Spending time alone with God changes perspective. Your teen battles so many influences each day. Some are good, but some are not so good. Even the most confident teen will battle periods of low self-esteem or low self-worth. They are constantly facing judgment from the world, whether it is from friends, their teacher’s grade book, or on the athletic field.

Encourage your teen to find time to be with God and in His Word so that their “scoreboard” is the right one. Who does God say they are? What does He think of them? Because the enemy will speak untruths in their ear the minute they step out the front door, it’s important for them to get in the habit of coming back to God to be filled up with what is truth.

Rather than telling your teen this, share with them this is why you spend time with God. Bring in personal examples from your life where you feel insignificant or unworthy, and how reading what God says about you shifts your perspective. Share with him or her how you must do this daily, because those untruths hit you every day. Approaching your teen in this way will have more of an impact and create a longing for spending time with God rather than feeling pressured that they have to.

Don’t be frustrated, however, if nothing happens. Be patient and pray; God longs for your teen to spend time with Him more than you long for your teen to spend time with Him! Ask God to continue to “woo” your son or daughter. He hears your prayers.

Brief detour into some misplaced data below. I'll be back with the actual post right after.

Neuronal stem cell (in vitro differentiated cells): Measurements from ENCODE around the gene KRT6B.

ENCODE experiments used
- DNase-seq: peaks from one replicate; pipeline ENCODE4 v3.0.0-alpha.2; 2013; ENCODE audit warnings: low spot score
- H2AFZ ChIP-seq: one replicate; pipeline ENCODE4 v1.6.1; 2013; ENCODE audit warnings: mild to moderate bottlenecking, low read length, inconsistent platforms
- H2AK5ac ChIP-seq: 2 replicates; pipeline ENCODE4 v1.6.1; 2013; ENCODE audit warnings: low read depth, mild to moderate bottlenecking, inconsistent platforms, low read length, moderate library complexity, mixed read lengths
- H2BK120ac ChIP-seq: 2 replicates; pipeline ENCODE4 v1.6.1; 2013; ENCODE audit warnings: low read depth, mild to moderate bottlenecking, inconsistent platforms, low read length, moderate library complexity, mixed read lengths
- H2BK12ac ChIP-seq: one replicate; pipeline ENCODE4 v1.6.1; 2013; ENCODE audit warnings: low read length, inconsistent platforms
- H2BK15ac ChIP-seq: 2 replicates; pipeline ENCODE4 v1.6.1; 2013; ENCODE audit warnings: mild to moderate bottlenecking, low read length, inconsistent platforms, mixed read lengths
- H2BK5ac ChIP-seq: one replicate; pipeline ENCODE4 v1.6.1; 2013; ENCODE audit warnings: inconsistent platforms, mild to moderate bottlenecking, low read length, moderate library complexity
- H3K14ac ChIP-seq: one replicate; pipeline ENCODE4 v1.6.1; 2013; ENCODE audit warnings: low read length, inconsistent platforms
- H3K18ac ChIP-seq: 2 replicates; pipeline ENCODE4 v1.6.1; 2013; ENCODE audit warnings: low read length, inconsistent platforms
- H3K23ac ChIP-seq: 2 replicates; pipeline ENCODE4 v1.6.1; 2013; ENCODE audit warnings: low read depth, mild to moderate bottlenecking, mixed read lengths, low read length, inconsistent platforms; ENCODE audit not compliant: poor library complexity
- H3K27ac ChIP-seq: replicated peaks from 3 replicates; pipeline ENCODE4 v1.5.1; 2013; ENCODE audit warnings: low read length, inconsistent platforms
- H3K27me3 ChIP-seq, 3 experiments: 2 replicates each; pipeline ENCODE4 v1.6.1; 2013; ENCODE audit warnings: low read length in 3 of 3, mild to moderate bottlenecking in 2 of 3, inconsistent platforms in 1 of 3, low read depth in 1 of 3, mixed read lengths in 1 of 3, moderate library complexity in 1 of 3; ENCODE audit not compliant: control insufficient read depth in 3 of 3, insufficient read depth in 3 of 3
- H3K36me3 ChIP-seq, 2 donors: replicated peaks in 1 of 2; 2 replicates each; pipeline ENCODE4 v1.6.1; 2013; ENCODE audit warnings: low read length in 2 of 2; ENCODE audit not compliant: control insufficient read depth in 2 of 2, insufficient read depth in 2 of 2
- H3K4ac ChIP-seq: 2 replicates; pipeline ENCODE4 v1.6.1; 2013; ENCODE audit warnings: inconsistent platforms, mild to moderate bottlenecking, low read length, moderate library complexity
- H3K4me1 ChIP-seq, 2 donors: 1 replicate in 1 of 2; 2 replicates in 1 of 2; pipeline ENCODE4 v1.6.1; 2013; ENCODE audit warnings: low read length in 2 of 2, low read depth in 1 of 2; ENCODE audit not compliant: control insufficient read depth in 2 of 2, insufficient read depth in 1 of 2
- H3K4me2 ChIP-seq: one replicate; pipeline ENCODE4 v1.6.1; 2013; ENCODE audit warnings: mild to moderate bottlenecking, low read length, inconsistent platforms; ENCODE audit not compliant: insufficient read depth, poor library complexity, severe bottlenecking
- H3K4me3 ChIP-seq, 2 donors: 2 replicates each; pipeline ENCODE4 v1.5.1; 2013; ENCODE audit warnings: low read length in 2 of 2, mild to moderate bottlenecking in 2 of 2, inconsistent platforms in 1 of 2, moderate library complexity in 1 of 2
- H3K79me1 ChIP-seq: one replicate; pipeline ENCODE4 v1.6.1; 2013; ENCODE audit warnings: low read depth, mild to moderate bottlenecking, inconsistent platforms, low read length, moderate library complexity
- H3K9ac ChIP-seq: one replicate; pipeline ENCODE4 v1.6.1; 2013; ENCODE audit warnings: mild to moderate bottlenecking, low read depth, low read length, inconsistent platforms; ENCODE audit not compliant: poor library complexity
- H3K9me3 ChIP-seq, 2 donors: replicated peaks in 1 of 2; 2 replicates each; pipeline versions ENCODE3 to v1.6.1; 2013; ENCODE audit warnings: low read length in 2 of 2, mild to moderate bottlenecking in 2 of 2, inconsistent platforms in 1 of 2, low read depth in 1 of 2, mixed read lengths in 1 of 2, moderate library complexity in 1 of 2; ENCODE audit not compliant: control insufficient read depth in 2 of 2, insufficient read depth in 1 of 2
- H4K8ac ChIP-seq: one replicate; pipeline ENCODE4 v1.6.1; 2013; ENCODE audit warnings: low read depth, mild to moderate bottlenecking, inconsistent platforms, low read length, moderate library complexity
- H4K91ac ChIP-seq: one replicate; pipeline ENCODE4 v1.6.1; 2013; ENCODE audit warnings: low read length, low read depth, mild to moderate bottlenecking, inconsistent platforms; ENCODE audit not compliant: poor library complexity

Below are a few tips for helping your pre-teen or teen develop their own time with God.
1. Encourage your teen in making their quiet time “real.” Teens today are tired of anything fake. They are faced with pressures, worries, and fears that go beyond what this generation of adults has ever faced. Superficial, surface-y devotionals simply won’t meet their needs. They long for the hard truth, unexpurgated, because that’s what they face every day of their life. Come alongside your teen to help them figure out how to make their time with the Lord effective and purposeful, and time that will help them deal with the pressures of life.

2. Model quiet time with the Lord. Does your pre-teen or teen see you spending time with Jesus? If you aren’t spending time with the Lord, and your teen knows it, they will be quick to brush off your encouragement for them to spend time alone with God. If you don’t spend daily time with Jesus, start now.

3. Steer your pre-teen toward resources that will meet them where they are at. Keep in mind they live in a digital generation. If reading a devotional online will keep them focused and engaged, and if they will do that before reading a hard copy, that’s okay. There are amazing resources out there, including Good Morning Girls and Good Morning Guys—an amazing online Bible study where participants read through the Bible one chapter at a time.

I’m praying for you and your family. Helping your teen develop a personal devotional life is one of the best legacies you can leave, and one they will carry with them into adulthood. If I can be of help, know that I’m just an email away. We are in this together! I am praying for your child that God will be a source of strength and truth for him or her.

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